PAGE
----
Churches called to alternative globalisation beyond colonial Christendom

By staff writers
February 21, 2007

The global mission of the Christian churches does not sit comfortably with selfish and economically over-determined forms of globalisation, said World Council of Churches (WCC) general secretary the Rev Dr Samuel Kobia in a paper prepared for his visit to India this week.

He called the churches to a comprehensive alternative global vision which recognised the mistakes of the colonial Christendom mindset. But the WCC leader affirmed some of the values underlying western liberalism, while pointing out that active Christian faith should play a constructively critical role in all cultures and traditions.

Dr Kobia had taken the topic as the theme for a valedictory sermon at the 112th Maramon Convention, which took place from 11-18 February 2007 in Kerala, India. In the end he focussed on youth and pastoral issues, but his thoughts on global issues were subsequnetly released by the WCC.

Organised annually by the mission and evangelism wing of the Mar Thoma Syrian Church of Malabar, the week-long event, which brings some 200,000 Christians to each session, is the largest Christian gathering in Asia.

The WCC general secretary proposed a clear distinction "between the calling of the church to a global witness and the [neo-liberal] forms of globalisation, which are not at all the same thing".

Dr Kobia characterised modern globalisation as "associated with free-market economics and the consumer culture promoted throughout the world by commercial media".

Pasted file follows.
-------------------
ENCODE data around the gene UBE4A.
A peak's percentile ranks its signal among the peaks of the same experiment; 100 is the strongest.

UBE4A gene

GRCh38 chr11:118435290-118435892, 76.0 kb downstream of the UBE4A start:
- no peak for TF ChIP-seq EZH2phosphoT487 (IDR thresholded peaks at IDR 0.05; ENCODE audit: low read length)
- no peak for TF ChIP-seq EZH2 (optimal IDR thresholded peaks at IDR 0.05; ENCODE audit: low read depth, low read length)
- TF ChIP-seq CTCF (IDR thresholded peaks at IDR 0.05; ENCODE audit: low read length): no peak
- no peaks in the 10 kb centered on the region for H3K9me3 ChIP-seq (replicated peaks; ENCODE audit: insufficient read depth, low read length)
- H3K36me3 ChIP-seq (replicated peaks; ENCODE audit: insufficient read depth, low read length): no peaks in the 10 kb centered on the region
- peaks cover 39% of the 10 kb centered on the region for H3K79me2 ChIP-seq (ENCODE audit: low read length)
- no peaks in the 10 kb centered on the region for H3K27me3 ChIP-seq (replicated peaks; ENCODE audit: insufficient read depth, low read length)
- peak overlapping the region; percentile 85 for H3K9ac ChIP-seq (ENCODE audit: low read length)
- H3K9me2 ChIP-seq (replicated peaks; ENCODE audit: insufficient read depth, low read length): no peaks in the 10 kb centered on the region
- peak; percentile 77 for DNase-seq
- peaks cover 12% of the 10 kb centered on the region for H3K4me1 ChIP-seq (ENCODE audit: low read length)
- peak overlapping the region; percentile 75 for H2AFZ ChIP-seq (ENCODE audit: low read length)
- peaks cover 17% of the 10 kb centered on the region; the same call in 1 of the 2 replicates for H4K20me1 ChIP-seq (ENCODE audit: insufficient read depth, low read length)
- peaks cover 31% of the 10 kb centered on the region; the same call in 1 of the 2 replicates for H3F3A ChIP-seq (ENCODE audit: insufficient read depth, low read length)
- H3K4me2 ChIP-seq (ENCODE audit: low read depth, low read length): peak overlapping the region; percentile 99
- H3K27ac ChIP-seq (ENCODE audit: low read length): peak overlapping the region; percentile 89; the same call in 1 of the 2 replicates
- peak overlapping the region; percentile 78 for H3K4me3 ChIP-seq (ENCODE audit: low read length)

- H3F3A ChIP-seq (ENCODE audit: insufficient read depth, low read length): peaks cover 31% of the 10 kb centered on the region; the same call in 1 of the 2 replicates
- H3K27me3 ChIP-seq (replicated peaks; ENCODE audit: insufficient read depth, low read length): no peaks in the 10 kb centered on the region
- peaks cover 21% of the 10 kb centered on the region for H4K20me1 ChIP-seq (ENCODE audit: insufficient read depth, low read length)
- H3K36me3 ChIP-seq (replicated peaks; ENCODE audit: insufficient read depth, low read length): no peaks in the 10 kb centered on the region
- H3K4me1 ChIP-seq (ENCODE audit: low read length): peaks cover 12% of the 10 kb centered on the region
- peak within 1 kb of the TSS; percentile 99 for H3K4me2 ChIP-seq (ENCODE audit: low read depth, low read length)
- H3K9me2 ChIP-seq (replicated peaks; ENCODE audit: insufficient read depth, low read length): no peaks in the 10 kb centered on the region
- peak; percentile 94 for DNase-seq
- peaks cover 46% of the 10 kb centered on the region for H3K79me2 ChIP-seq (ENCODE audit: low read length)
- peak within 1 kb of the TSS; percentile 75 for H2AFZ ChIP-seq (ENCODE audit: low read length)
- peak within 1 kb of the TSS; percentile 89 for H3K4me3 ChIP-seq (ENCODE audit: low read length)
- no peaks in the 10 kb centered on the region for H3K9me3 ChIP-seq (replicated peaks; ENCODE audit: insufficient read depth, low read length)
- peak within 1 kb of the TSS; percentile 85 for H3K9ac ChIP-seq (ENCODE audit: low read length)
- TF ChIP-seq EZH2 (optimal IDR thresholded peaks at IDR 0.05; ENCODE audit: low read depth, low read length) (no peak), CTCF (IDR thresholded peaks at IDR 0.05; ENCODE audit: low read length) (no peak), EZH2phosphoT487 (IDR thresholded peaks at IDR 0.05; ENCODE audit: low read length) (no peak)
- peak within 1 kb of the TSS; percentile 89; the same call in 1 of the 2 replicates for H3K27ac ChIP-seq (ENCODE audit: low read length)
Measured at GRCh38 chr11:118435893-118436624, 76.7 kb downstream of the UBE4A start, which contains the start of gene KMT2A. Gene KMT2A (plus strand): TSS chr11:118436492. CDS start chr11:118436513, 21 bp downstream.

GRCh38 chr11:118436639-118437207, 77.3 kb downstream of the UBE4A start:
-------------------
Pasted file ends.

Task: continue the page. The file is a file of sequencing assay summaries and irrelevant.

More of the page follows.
Often "conveyed and defended by militarised western powers", this form of globalisation includes trends towards the "economic and social Darwinism of a dog-eat-dog world".

"We in the Christian churches have been called to a global task" too, Dr Kobia wrote, "a task of evangelism, the preaching of good news [of Jesus Christ], that is relevant for all nations and the entirety of God's earth".

Both these attempts to globalise cannot be confused even if "some colonial empires and other expansionist powers of Europe and North America have claimed to act internationally as agents of Christendom".

In spite of some "unholy alliances" of the past and the "sad fact of history" that "too often churches have accepted the imperial view of Christ's call to take the gospel into all the world", if the gospel of Jesus Christ "is to be 'globalised' in the way he instructed, it cannot be achieved [...] by forcing one culture's values upon another culture", Dr Kobia affirmed.

However, Dr Kobia suggested that efforts need to be made to "discern those values underlying western liberalism that can still be affirmed".

Among them he mentioned freedom, understood "as a human right, no longer confined to economic matters and hoarded by the wealthy"; expertise in technology and economics as well as other social sciences, "so long as they are not held captive to any single ideology"; and productivity and growth, if "dedicated to the good of all, [so as to] promote survival for the poor and dignity for all".

For the WCC general secretary, the response to "the forces of global capitalism that attempt to impose upon all the earth one model that must be followed, one single mindset to be adopted unquestioningly" is dialogue. "We encourage dialogue, not merely among people of faith but among the many different communities of the world."

As "the church is called to serve as a model of reconciled diversity, rejecting imposed patterns of uniformity", Christians need to put their own house in order first. And so they need to "build positive, respectful relationships" with those around them "who are members of other faiths and of none".

What it takes to achieve this goal is nothing less than "absolute honesty" - to the extent of risking to appear impolite - as well as "listening skills" and "mutual respect", Dr Kobia asserted in another sermon he preached at the convention the previous day.

To build "a community that may hope to achieve justice, people must be honest with one another and find ways to explore their differences as well as to celebrate the common ground they share", the World Council of Churches chief said.

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